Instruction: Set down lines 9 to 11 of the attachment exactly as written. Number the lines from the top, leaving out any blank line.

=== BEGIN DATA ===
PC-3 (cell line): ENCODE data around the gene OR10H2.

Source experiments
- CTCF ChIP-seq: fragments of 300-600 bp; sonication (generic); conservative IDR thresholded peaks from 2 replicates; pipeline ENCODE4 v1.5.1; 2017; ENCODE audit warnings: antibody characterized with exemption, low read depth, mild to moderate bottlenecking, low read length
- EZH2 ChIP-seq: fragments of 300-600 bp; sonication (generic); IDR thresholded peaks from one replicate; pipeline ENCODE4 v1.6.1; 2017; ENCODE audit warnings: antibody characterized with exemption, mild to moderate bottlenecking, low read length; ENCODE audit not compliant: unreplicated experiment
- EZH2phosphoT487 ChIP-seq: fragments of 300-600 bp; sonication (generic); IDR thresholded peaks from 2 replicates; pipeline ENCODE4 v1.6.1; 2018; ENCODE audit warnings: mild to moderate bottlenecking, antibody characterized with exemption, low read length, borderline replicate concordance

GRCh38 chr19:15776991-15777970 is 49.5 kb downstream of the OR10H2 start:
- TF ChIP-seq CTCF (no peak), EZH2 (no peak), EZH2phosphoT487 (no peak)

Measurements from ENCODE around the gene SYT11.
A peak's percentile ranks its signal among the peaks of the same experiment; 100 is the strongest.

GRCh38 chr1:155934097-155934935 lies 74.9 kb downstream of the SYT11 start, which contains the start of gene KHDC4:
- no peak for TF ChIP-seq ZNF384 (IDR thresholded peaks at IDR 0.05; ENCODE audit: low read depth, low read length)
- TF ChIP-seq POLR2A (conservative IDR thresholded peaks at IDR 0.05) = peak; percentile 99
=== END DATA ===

A peak's percentile ranks its signal among the peaks of the same experiment; 100 is the strongest.

GRCh38 chr1:155934097-155934935 lies 74.9 kb downstream of the SYT11 start, which contains the start of gene KHDC4:
- no peak for TF ChIP-seq ZNF384 (IDR thresholded peaks at IDR 0.05; ENCODE audit: low read depth, low read length)